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PEANUT - September 13

Hi. I have extermely severe bouts of belching daily that sometimes last for 10-15 minutes at a time. It doesn't matter what I have eaten, or even if my stomach is empty (often enough I wake up in the morning with it). Even during the month that I was unable to eat much at all, I was having episodes so it does not seem to me to be foor related. Anyway, I saw my rhemy yesterday and, besides taking me off the Cymbalta (WOOHOO) he prescribed Maxeran for a weeks trial. I go back to see him in 2 weeks for my follow up where he will also have the result of my sleep test for which he prescribes Clonazepam and Trazodone which I have taken for years. Anyway, I did google "maxeran' on this site but nothing came up so I thought I would ask anyway. Hope everyone is having one of their 'better' days!

 

January - September 13

Hi Peanut! If you google Maxeran in the top box on your computer, you will get lots of information. I picked this up from the site on tardive dyskinesia. I hope you were warned of this possible side effect, you should have been, but maybe the doctor didn't know about this.

"Maxeran is an antiemetic medication and dopamine antagonist. As a gastrointestinal motility agent, it is most often prescribed to patients with gastroparesis, a condition that often occurs in patients with diabetes. The drug works by increasing the rate at which the stomach and intestines move during digestion. The medication may also be prescribed for gastric reflux disease and persistent heartburn. Additionally, Maxeran can be used to facilitate intubations and to stimulate gastric emptying for x-rays.

Maxeran and other metoclopramide drugs are also commonly prescribed to prevent nausea and vomiting in patients receiving anesthesia before surgery and in patients undergoing chemotherapy. In some cases, the medication is prescribed to patients with migraines, many of whom also suffer from nausea.

Metoclopramide and Tardive Dyskinesia

In 2004, a panel of experts from the U.S. Food and Drug Administration and other agencies published a study that showed patients taking metoclopramide are at risk of developing tardive dyskinesia (TD), a potentially irreversible disorder characterized by repetitive and involuntary body movements. Patients with tardive dyskinesia suffer from rapid movements of the extremities, excessive eye blinking, lip smacking, facial tics, tongue protrusion and other embarrassing movements.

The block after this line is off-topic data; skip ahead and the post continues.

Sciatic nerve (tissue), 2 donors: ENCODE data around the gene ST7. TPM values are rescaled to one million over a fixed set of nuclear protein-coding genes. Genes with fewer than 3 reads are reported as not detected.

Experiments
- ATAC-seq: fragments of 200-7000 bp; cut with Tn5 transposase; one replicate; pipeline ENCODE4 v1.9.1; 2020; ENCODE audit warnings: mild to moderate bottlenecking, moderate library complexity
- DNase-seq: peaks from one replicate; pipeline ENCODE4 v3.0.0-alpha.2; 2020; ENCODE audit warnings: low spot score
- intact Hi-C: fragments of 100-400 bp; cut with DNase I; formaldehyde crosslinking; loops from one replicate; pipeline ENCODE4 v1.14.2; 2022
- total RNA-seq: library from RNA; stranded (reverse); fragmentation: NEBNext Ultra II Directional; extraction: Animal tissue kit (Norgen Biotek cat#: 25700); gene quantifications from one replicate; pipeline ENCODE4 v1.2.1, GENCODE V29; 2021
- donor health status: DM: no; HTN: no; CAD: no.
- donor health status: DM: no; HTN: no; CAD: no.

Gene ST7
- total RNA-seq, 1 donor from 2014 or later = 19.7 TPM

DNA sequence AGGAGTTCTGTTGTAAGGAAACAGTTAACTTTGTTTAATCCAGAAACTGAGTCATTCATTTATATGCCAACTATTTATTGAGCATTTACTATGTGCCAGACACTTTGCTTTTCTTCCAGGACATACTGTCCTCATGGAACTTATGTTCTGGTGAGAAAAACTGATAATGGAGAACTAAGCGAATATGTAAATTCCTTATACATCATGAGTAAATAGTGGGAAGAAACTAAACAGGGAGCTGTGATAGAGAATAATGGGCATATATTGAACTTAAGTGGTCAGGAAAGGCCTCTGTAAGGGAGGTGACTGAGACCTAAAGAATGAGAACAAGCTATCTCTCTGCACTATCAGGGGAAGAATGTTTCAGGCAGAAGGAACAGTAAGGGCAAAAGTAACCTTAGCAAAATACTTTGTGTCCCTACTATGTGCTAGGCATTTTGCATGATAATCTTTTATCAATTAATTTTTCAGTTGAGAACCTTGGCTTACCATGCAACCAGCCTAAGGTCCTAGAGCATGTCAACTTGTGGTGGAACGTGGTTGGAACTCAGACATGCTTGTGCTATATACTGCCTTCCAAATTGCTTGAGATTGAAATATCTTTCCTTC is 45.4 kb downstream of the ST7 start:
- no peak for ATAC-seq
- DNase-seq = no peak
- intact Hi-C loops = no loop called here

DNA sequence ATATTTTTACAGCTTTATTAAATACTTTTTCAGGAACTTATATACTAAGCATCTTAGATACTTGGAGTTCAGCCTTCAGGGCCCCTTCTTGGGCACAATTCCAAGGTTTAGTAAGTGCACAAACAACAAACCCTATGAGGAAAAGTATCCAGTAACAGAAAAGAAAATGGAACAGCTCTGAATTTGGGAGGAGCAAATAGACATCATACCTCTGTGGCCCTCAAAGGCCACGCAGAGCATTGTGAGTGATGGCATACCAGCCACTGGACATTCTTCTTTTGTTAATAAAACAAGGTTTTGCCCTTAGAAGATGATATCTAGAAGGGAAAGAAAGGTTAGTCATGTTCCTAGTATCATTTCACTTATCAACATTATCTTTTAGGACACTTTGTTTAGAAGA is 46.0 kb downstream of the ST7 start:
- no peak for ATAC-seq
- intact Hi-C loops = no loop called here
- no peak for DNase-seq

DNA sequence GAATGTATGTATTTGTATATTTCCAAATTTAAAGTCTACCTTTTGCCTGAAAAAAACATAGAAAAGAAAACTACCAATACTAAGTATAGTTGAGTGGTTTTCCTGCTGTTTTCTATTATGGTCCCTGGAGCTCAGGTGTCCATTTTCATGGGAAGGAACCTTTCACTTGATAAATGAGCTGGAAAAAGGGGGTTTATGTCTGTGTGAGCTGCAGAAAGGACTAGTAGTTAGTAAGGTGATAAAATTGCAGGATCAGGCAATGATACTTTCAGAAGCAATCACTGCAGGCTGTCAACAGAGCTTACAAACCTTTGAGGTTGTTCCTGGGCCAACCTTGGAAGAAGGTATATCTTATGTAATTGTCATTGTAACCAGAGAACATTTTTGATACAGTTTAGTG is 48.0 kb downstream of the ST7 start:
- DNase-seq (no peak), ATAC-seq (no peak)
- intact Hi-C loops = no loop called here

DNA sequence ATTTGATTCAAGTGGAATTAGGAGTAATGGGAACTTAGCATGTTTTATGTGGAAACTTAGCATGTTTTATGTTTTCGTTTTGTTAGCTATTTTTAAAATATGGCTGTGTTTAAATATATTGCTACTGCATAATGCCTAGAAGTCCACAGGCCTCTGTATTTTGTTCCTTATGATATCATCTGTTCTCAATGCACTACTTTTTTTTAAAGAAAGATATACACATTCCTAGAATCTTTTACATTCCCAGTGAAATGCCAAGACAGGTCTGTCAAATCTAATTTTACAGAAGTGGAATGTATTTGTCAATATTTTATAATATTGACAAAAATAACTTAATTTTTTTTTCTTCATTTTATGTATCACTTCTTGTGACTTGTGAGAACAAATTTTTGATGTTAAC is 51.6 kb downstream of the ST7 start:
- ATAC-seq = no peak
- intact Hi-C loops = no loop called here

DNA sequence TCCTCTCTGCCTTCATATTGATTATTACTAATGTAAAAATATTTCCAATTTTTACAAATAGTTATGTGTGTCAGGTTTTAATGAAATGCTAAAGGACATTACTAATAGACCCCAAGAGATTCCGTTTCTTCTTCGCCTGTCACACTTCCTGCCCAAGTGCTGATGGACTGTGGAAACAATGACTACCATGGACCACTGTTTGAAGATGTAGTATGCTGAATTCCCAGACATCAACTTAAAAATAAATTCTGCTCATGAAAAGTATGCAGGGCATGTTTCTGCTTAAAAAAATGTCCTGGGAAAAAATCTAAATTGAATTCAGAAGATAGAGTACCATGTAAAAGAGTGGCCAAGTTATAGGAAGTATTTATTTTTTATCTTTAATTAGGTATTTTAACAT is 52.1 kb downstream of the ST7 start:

Older women undergoing long-term treatment with metoclopramide are at particularly high risk of developing the condition. However, TD can affect others as well, including children. In some cases, the symptoms of tardive dyskinesia may cease when metoclopramide use is halted. In others, however, symptoms remain even after discontinuation of treatment with the drug."

If you are taking this drug, you should be carefully monitored for the development of tardive dyskinesia symptoms.

 

seedbeads - September 13

I've had Maxeran once. It was in the ER, as part of their migraine protocol (Maxeran and Toradol). I had a horrible reaction to it - I felt like peeling my skin off. It made me so restless and uncomfortable that I was in tears. They had to knock me out with a dose of Benadryl.

I have stomach problems too (still looking into that one), and I take Motilium (domperidone) before every meal or else my food just sits there for ages and I get really nauseous. It works wonders for me.

I have a friend who has a script for Maxeran and she also avoids it as much as possible because she hates its side effects. If you have a reaction, don't just tough it out.

 

kvc33 - September 14

Have you been tested for an infection with helicobacter pylori? It is a breath test. Burning and belching is a sign of it.

 

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